The Georgia House's decision to sign off on a constitutional ban on gay marriage doesn't make lawmakers homophobic.
It makes them "judge-ophobic."
And for good reason.
There's already a law on the Georgia books prohibiting same-sex marriages. So there's no reason for a constitutional amendment.
Except for the danger presented by arrogant, activist judges who think they know better than either the people or the representatives they elect.
Indeed, it's a legitimate fear. Judges all across the country have been making law and arbitrarily throwing out laws passed by legislatures. The ink was hardly dry on the national "do not call" registry for telemarketers, for instance, before judges were declaring it invalid.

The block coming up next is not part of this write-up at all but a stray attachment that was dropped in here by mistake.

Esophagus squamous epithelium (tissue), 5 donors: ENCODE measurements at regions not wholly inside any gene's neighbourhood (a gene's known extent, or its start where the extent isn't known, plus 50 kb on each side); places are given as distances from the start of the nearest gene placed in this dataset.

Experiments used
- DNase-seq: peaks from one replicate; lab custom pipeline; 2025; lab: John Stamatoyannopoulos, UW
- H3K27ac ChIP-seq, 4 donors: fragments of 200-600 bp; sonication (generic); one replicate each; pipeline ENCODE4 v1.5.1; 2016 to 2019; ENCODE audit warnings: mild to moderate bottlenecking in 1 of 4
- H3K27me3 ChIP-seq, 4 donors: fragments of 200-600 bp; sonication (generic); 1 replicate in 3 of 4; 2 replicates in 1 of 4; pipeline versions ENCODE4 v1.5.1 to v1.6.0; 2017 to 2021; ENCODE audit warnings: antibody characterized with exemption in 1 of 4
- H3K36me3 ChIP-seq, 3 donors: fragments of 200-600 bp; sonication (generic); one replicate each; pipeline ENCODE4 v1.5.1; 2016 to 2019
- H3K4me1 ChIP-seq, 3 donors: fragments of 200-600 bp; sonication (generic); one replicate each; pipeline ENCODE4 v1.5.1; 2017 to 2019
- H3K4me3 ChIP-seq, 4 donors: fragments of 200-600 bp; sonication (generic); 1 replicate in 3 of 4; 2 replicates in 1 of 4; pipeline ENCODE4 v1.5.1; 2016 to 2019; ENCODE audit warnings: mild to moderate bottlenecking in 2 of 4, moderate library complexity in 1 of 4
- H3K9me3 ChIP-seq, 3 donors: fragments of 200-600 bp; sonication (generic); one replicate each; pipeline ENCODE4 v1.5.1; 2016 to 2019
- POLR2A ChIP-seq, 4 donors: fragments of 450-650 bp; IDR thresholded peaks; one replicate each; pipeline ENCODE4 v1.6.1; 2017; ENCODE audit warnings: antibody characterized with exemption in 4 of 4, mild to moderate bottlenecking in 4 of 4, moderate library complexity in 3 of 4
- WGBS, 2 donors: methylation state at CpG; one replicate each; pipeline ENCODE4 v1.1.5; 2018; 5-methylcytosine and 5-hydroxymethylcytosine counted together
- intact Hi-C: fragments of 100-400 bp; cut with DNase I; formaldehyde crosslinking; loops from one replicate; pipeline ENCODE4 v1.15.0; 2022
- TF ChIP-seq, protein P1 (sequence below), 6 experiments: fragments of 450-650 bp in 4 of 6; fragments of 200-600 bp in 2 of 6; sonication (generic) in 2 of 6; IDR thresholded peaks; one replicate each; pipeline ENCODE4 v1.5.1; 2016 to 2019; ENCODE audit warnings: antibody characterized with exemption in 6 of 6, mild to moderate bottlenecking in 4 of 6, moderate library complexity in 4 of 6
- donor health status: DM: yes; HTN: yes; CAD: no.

And in Massachusetts, the state supreme court not only said the constitution there required allowing same-sex marriage, but also gave the legislature a May deadline to institute it.
Thus, the real reason for the highly unusual step of asking voters Nov. 2 whether to amend the Georgia Constitution: the very distinct possibility that the courts would decide what, by all rights, the people should decide.
The constitution is the one thing our judges can't hijack.